[0101] Micro-lenses 72 are shown with distinct hatching to illustrate the spherical and aspherical character of the protruding portion that actually forms the micro-lens. Aspherical micro-lenses 72, of the type shown in FIGS. 10B and 10C, are especially useful for this application in that the variable radius of such lenses allows for control of the lens focal length and lens aperture nearly independently of the spacing between micro-lenses 72 and photosensors 25. While these cross-sections have been described as spherical or aspherical, it is fully appreciated that the diagrams equally represent in cross-section cylindrical or acylindrical micro-lenses 72.

[0102] The light concentration or useful photographic speed gain on concentrating light focused by taking lens unit 6 with a circular projection micro-lens 72 is the square of the ratio f-numbers of imaging system 4 and the micro-lenses 72. Speed gain (in log relative Exposure) in such a system can be determined as the speed gain equals 2×log (camera lens f-numbers/micro-lens f-numbers). The light concentration or useful photographic speed gain of cylindrical micro-lenses 72 allow the square root of such an improvement because they concentrate light in only one direction. The concentration of light by micro-lens array 12 enables both a system speed gain and forms an exposure pattern image sensor 24.

[0103] Preferred design parameters for micro-lenses 72 and their relationship to photosensors 25 of image sensor 24 follow from these definitions:

[0104] Micro-lens radius is the radius of curvature of the hemispheric protrusion of micro-lenses 72. For aspherical micro-lenses 72 this value varies across the surface of the micro-lens.

[0105] Micro-lens aperture is the cross sectional area formed by the micro-lens typically described as a diameter. For spherical micro-lenses this diameter is perforce less than or equal to twice the micro-lens radius. For aspherical micro-lenses this diameter can be greater than twice the smallest radius encountered in the micro-lens. Use of differently sized micro-lenses having distinct apertures enables distinct levels of speed gain on a micro-scale and thus enables extended exposure latitude for a photosensitive site.

[0106] Micro-lens focal length is the distance from micro-lenses 72 to photosensors 25 of image sensor 24.

[0107] Micro-lens f-number is the micro-lenses 72 aperture divided by the micro-lens focal-length. For spherical micro-lenses 72, the desired micro-lens focal length can be used to define an appropriate micro-lens radius following a lens equation, thusly:

[0108] Micro-lens radius is the micro-lens focal-length times (n2−n1)/n2; where n1 is the refractive index of the material outside the micro-lens (typically air with a refractive index of unity) while n2 is the refractive index of the micro-lens and any contiguous transmissive material e.g. (plastics as used in array support 78.) The useful plastics or polymers typically have a refractive index of 1.4 to 1.7). The ratio of the highest to the lowest refractive index can be between 0.8 and 1.2. In preferred embodiments the ratio is between 0.95 and 1.05. Following the known refractive indices of typical photographic system components, useful spherical micro-lenses will have a micro-lens focal length about 3 times the micro-lens radius ((n2−n1)/n2˜⅓). Non-integral micro-lenses 72 can be made from a wider variety of plastics and glasses. For micro-lenses 72 that are integrally formed on image sensor 24, superior optical properties are provided when the refractive index of the materials used to form the composite optical device are as similar as possible.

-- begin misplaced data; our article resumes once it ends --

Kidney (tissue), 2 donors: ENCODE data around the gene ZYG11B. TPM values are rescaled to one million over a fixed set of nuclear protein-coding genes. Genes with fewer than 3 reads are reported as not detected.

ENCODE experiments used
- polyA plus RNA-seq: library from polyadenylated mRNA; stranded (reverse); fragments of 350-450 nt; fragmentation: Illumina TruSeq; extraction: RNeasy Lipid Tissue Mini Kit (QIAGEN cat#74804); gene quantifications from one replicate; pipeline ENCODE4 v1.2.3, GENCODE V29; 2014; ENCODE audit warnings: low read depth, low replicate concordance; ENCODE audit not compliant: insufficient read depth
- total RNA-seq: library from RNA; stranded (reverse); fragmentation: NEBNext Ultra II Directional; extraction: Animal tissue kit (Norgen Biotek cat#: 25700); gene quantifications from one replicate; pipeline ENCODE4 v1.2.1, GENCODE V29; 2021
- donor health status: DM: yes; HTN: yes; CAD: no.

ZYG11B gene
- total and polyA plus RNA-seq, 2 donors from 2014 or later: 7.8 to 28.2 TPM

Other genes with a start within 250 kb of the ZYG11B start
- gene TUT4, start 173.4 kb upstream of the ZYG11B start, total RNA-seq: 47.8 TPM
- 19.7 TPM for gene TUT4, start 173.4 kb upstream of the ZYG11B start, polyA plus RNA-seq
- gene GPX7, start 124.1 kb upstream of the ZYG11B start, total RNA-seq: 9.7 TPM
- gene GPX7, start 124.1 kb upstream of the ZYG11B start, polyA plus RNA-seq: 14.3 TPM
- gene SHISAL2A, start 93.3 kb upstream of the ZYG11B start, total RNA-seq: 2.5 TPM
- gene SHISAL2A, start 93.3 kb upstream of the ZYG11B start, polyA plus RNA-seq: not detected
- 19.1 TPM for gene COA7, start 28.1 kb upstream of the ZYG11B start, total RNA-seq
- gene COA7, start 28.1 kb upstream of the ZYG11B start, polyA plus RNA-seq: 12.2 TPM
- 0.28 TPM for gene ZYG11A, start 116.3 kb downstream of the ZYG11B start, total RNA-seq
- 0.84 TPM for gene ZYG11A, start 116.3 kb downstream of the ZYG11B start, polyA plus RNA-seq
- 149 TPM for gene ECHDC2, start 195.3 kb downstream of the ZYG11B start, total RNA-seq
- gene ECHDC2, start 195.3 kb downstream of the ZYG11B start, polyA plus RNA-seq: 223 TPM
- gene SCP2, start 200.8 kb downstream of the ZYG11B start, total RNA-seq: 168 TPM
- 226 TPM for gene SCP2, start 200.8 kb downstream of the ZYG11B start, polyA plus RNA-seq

[0109]FIG. 11 shows a flow chart of a method for capturing an image according to the invention. As is shown in FIG. 11, the process begins when a shutter trigger button 60 is depressed by user 5 causing a trigger signal to be generated (step 120). Microprocessor 50 detects the trigger signal indicating that shutter trigger button 60 has been depressed and causes first image capture system 10 and second image capture system 20 to capture images. A sensor exposure step is executed (step 122) using second imaging system 20 and image sensor 24 as described above. The array of micro-lenses 12 reduces range enhancing of scene information into concentrated image areas 74 and residual image area 76. Sensor 124 is interrogated (step 124) to capture and fix the exposure information. In this embodiment, image information is extracted from photosensors 25 b within the concentrated image areas 47 (step 126). Image information is also extracted from the photosensors 25 a in the residual image area 76 (step 128). The extracted image information is reconstructed (step 130) to form a likeness of the original scene.

[0110] Under low exposure conditions, scene information is determined based upon image conditions in the photosensors 25 b in concentrated image area 74. In one embodiment, photosensors 25 b in concentrated image area 74 are separated from photosensors 25 a in residual image area 76 during a calibration process so that digital image processor 40 can quickly and efficiently separate image information obtained from concentrated image area 74 and residual image area 76. Alternatively, a single image can be obtained from image sensor 24 and processed by digital signal processor 40 which then uses image analysis techniques to separate image information obtained from concentrated image area 74 and image information obtained from residual image area 76.